BMW April 2022

In the past few years through my Auto-Motivate training courses on mindset, management and leadership, I still see some age-old adages playing out in our industry. I’m referring to those situations where someone who has shown great skill and competency in their role, such as a paint technician or panel beaters with vast experience, suddenly elevated into the role of manager or supervisor.
What becomes clear quickly is that they have had almost zero management development training or coaching in the new position and its demands before the title and role is thrust their way. They know what is expected but have little awareness of what they will truly need to tackle this new post.
I’m sure many appointments are made with the greatest of intentions on both parts – owner and individual. Who wouldn’t want to be considered for a promotion of that kind? However, despite their core skills on the floor, the required soft skills in people management, control of costs, processes and outputs leaves most feeling desperately underqualified.
One key finding is they often thought it would only be an extension of their previous day job, with some extra responsibility, when suddenly there are aspects of the role they have never been trained for. It soon becomes a desperate ‘sink or swim’ scenario. The learning-on-the-job model creates huge distress and interruption between operatives and directors.
For many, managing people, conflicts, risks and one-to-one assessments has never been covered within the previous roles. The shift from teammate to manager can produce huge collateral damage.
Soon additional hours, effort and stress result. The job descriptions often never truly reflect the role and they also end up wearing multiple hats. Without clarity and definition, yet loaded with good intentions, the added or exposed gaps suddenly become their sole responsibility while on the journey of discovery.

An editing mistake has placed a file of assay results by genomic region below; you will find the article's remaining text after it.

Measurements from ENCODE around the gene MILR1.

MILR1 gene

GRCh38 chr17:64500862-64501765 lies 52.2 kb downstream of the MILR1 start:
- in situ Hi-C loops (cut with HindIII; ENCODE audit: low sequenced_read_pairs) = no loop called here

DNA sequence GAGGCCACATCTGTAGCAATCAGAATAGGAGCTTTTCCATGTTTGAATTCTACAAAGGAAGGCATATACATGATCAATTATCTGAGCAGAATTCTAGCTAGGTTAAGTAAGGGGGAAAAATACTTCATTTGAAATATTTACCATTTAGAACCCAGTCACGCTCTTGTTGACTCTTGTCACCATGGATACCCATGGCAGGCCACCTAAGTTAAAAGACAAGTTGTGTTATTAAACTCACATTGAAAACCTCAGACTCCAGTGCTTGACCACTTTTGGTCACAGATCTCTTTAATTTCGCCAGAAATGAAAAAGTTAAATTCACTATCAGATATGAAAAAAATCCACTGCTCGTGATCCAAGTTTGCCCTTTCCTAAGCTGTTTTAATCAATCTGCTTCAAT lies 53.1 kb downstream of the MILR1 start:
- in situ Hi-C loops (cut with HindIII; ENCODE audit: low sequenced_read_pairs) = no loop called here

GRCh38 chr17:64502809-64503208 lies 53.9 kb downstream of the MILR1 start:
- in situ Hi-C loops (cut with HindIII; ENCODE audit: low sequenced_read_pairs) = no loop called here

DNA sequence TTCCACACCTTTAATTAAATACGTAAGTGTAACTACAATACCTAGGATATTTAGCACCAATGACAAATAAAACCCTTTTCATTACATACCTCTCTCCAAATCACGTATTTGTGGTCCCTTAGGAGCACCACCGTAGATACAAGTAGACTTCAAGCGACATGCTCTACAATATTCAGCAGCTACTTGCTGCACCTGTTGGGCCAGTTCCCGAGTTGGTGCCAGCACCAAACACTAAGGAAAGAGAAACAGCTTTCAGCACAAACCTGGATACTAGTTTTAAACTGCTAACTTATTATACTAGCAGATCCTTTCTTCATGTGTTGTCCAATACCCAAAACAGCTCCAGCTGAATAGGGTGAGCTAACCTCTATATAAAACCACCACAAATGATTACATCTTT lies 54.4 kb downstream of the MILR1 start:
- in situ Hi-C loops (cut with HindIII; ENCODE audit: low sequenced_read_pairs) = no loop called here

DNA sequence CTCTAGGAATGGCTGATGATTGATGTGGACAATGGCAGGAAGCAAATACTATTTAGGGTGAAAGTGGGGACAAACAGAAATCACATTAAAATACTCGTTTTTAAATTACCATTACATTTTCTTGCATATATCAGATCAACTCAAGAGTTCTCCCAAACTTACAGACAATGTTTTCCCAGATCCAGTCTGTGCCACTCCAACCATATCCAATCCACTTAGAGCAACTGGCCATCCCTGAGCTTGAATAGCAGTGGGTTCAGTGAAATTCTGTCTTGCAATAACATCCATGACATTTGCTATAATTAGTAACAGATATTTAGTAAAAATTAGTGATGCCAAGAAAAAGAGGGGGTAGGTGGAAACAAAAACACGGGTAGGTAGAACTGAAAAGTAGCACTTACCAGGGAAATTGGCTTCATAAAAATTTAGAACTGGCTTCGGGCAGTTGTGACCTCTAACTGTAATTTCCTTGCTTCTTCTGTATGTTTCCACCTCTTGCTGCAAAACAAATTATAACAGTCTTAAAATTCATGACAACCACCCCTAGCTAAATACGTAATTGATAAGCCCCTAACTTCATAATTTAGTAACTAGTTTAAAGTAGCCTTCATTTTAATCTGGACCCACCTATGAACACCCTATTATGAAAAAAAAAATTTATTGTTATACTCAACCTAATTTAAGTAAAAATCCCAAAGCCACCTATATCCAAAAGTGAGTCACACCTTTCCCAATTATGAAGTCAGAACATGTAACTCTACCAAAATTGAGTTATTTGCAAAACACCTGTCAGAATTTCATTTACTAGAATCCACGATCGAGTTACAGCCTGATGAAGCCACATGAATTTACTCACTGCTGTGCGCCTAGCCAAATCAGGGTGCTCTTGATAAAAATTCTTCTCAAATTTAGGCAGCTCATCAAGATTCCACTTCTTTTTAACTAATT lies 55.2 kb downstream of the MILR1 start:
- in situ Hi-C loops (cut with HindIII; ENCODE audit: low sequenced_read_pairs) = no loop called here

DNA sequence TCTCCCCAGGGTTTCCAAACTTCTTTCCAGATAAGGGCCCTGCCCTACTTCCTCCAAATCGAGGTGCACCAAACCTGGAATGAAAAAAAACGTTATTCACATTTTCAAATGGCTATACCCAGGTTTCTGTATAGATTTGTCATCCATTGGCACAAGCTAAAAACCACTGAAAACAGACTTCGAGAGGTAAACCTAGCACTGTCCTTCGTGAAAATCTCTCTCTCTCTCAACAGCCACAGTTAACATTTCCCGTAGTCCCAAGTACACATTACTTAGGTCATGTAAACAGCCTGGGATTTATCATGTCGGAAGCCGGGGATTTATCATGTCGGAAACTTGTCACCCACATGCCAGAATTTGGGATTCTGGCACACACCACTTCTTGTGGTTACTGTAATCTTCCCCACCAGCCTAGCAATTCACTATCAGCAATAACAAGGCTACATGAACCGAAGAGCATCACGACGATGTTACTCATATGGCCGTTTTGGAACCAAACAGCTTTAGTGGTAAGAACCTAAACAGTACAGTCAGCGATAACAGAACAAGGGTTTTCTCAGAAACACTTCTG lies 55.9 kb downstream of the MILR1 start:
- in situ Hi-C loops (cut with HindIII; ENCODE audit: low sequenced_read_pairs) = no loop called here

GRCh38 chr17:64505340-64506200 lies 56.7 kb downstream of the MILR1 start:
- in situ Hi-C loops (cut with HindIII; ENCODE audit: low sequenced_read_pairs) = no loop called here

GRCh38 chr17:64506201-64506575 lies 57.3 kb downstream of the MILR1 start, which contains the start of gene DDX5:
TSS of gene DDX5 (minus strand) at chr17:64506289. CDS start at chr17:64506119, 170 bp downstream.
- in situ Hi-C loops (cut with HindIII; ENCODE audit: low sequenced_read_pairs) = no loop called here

We now have a tremendous opportunity for our industry, and for the future advancement of our most talented people to stop and plan more thoroughly the transitional development of those from a technician background into management or supervisory roles.
There are encouraging signs that more and more body shops, particularly those witnessing growth, are quickly seeing who within the team can be fast-tracked, but for some fast-tracking is not the ideal option. The necessary training can be delivered, but it must be given time to develop and operate in all its mental and physical aspects. This is not achieved by placing the person in the role before the training is delivered.
However, if this proves to be the only option, then provision must be made for the training time needed to embed the learning and development.
We are once again witnessing a new generation of body shops and owners that are back on track to showcase themselves and the world as first-class facilities. Let’s make sure we take our best talent and help them equally transition safely into becoming top class managers and supervisors. The investment will deliver those results … so educate, don’t just elevate.